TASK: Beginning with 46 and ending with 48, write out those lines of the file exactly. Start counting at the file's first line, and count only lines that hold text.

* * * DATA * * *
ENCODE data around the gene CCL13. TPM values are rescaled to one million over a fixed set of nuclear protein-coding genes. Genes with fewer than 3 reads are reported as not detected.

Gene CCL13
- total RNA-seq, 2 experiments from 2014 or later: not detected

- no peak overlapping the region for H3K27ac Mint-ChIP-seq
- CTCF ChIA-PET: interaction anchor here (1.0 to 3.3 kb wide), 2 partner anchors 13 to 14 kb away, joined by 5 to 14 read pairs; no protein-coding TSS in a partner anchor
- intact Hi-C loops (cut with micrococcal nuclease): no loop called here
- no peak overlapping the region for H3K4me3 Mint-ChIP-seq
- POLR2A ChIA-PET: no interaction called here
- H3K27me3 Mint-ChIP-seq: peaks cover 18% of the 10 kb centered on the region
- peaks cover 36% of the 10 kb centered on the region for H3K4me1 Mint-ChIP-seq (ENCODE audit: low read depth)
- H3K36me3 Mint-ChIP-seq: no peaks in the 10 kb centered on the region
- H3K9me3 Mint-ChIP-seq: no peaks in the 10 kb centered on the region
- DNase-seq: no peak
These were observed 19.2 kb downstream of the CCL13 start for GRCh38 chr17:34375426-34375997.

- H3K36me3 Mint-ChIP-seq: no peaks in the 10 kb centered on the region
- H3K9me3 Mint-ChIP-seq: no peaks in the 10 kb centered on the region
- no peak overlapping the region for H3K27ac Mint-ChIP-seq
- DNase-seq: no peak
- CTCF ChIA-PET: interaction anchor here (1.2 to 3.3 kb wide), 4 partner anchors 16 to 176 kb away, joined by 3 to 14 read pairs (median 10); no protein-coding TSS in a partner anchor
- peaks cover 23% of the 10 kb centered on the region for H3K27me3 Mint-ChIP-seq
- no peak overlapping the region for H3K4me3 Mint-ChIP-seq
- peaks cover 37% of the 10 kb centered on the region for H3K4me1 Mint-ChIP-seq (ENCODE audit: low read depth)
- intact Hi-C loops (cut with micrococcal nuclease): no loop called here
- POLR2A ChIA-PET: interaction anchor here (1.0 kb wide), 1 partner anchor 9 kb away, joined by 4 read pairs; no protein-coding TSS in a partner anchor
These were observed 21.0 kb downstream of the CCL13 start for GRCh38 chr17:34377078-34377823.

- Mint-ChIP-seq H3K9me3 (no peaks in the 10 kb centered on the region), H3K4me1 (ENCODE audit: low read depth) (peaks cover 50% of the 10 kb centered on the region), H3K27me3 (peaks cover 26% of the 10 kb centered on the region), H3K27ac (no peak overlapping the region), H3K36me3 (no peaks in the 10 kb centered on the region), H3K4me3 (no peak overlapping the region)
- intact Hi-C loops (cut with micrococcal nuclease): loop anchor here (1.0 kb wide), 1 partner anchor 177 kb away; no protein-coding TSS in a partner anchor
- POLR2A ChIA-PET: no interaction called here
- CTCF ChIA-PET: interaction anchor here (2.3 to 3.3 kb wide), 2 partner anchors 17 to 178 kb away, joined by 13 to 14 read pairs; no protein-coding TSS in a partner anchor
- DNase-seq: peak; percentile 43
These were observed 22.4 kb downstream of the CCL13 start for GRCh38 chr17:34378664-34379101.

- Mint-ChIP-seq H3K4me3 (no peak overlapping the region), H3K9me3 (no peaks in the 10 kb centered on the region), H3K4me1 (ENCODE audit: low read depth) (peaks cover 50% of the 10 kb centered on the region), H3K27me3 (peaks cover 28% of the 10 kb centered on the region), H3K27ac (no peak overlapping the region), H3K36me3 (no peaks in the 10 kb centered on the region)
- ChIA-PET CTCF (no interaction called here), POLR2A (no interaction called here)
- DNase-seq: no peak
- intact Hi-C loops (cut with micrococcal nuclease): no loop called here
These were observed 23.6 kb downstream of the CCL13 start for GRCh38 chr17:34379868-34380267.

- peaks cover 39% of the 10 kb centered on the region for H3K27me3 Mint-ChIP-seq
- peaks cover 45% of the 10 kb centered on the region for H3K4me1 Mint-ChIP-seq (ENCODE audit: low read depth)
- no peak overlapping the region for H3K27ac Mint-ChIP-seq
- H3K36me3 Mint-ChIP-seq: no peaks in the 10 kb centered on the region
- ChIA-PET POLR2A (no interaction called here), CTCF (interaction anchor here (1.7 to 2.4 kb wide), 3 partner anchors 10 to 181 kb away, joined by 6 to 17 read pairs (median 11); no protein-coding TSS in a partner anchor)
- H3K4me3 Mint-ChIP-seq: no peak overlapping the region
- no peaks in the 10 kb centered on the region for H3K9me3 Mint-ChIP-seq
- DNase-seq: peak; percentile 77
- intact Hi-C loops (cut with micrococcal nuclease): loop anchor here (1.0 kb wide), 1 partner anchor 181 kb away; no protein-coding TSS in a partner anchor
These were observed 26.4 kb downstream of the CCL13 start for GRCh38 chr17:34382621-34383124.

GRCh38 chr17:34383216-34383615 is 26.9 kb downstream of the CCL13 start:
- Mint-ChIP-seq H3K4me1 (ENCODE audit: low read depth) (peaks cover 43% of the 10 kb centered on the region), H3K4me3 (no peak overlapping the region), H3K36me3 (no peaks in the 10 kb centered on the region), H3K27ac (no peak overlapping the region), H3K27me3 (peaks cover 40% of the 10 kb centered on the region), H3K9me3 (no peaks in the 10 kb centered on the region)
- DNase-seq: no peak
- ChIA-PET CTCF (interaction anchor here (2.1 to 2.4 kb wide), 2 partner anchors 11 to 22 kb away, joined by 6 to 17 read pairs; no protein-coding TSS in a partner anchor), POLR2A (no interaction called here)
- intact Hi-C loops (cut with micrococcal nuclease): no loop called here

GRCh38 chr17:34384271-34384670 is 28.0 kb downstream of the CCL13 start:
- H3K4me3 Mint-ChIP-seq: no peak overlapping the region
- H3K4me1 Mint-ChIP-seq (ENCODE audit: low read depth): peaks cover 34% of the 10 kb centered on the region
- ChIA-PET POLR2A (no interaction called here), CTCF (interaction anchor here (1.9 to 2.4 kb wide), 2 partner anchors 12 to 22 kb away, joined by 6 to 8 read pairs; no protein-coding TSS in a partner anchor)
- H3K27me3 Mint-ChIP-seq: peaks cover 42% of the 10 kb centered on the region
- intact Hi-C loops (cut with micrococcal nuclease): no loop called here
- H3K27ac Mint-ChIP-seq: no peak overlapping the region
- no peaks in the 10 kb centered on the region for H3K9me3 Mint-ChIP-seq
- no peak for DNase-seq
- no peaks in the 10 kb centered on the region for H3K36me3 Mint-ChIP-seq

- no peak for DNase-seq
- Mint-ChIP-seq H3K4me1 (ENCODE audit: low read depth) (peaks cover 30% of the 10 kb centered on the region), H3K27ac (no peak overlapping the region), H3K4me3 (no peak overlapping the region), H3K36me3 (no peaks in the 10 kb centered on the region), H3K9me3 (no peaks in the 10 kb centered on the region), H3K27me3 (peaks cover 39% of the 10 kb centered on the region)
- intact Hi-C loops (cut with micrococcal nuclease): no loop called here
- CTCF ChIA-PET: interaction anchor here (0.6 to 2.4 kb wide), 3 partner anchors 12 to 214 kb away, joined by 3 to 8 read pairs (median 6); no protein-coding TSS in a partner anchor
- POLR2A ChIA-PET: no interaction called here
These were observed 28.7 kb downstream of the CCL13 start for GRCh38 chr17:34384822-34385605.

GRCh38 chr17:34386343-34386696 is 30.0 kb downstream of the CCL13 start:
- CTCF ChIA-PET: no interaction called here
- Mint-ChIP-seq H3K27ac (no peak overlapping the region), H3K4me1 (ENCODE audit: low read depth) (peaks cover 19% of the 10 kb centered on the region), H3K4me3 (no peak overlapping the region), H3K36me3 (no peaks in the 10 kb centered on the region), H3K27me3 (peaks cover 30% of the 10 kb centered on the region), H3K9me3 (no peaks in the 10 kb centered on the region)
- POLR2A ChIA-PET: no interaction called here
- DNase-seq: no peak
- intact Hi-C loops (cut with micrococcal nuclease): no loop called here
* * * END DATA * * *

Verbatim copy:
These were observed 26.4 kb downstream of the CCL13 start for GRCh38 chr17:34382621-34383124.

GRCh38 chr17:34383216-34383615 is 26.9 kb downstream of the CCL13 start:
- Mint-ChIP-seq H3K4me1 (ENCODE audit: low read depth) (peaks cover 43% of the 10 kb centered on the region), H3K4me3 (no peak overlapping the region), H3K36me3 (no peaks in the 10 kb centered on the region), H3K27ac (no peak overlapping the region), H3K27me3 (peaks cover 40% of the 10 kb centered on the region), H3K9me3 (no peaks in the 10 kb centered on the region)